A group of international 'militants' of unknown origin have hijacked a coach carrying several lawyers to a conference in Blackpool. The group have said that they are going to release one every hour until their demands are met.

And then there's this one...

A man is walking down the street when he sees a lawyer getting out of his car. The lawyer, yapping away on his mobile phone, opens the door of his car right in to the path of a huge truck, which smashes off the door and his hand with it. The lawyer leaps from the car, screaming obscenities at the truck, just as the man comes running over.

"Are you alright?"
The lawyer turns and looks at the man. "No I'm not! That car will cost me fifteen grand to fix! Perhaps I can sue the truck company."
"But it didn't just take off the door..." the man said.
"You're right, where's my phone?"
"No, I mean look at your hand."

The lawyer lifts up the bleeding stump that used to be his hand and stares at it in horror. "My watch!!"


What are you aiming at, dear saint D?
Are you afflicted with some momentary confuse?
"Suave" and "sophisticated" are in now way descriptive words
applicable to me - perhaps they are to noble you
in your elevated position in the vicinity of the allmighty?
Keep to reality - spare your sophistication to those who are easily impressed.
With reference to me, rude, dumb, coarse and callous are the words to use.

Mrs. EntryReqrd said...

Here are a few lawyer jokes from a recent email.

ATTORNEY: Are you sexually active?
WITNESS: No, I just lie there.
ATTORNEY: What gear were you in at the moment of the impact?
WITNESS: Gucci sweats and Reeboks.
ATTORNEY: This myasthenia gravis, does it affect your memory at all?
ATTORNEY: And in what ways does it affect your memory?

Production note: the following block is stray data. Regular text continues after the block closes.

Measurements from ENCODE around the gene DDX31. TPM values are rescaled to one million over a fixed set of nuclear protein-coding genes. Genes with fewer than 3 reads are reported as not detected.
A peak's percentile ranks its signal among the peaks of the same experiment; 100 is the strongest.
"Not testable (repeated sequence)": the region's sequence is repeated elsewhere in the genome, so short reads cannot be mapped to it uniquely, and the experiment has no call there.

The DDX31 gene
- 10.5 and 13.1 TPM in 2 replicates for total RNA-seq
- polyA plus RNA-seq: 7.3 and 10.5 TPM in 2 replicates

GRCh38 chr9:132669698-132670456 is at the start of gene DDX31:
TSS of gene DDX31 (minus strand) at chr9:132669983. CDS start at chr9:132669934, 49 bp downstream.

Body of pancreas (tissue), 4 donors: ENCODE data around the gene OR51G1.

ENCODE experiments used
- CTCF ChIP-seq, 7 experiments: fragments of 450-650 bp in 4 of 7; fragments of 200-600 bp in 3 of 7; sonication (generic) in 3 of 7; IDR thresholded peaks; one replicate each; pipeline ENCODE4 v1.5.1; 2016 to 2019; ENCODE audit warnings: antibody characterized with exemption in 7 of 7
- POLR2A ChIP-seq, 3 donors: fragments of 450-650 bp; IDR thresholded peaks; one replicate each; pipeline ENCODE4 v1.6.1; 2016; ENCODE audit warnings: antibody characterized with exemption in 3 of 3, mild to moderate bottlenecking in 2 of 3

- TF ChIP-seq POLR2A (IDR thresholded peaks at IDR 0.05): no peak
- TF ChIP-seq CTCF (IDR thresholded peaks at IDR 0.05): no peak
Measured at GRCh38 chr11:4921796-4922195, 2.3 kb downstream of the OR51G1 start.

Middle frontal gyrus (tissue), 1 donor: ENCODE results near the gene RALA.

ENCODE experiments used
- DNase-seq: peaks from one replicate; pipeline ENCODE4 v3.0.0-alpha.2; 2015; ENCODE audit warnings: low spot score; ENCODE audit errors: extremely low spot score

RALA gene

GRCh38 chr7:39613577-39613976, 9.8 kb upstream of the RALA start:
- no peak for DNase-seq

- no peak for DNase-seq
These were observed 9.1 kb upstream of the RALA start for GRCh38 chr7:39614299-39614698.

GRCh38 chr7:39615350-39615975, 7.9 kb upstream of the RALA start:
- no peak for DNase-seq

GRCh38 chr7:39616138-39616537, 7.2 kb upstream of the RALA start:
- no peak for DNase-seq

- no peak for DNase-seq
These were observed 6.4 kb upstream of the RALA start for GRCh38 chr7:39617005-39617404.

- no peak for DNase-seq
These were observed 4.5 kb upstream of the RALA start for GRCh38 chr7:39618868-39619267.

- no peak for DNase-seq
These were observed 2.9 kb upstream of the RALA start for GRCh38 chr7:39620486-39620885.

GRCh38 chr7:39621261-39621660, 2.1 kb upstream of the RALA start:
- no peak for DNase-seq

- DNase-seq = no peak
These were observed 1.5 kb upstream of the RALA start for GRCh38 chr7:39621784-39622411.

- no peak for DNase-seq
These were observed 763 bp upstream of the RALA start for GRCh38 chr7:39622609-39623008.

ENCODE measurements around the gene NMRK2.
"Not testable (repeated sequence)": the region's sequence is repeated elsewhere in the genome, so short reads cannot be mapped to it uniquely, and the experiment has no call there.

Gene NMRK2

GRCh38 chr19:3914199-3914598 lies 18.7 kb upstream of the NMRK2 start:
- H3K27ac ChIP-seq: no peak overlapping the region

WITNESS: I forget.
ATTORNEY: You forget? Can you give us an example of something you forgot?
ATTORNEY: What was the first thing your husband said to you that morning?
WITNESS: He said, "Where am I, Cathy?"
ATTORNEY: And why did that upset you? WITNESS: My name is Susan!
ATTORNEY: Do you know if your daughter has ever been involved in voodoo?
WITNESS: We both do.
WITNESS: Yes, voodoo.
ATTORNEY: Now doctor, isn't it true that when a person dies in his sleep, he doesn't know about it until the next morning?
WITNESS: Did you actually pass the bar exam?
ATTORNEY: The youngest son, the twenty-year-old, how old is he?
WITNESS: Uh, he's twenty-one.
ATTORNEY: Were you present when your picture was taken?
WITNESS: Are you shittin' me?
ATTORNEY: So the date of conception (of the baby) was August 8th?
ATTORNEY: And what were you doing at that time?
WITNESS: Uh.... I was gettin' laid!
ATTORNEY: She had three children, right?
ATTORNEY: How many were boys?
ATTORNEY: Were there any girls?
WITNESS: Are you shittin' me? Your Honor, I think I need a different attorney. Can I get a new attorney?
ATTORNEY: How was your first marriage terminated?
WITNESS: By death.
ATTORNEY: And by whose death was it terminated?
WITNESS: Now whose death do you suppose terminated it?
ATTORNEY: Can you describe the individual?
WITNESS: He was about medium height and had a beard
ATTORNEY: Was this a male or a female?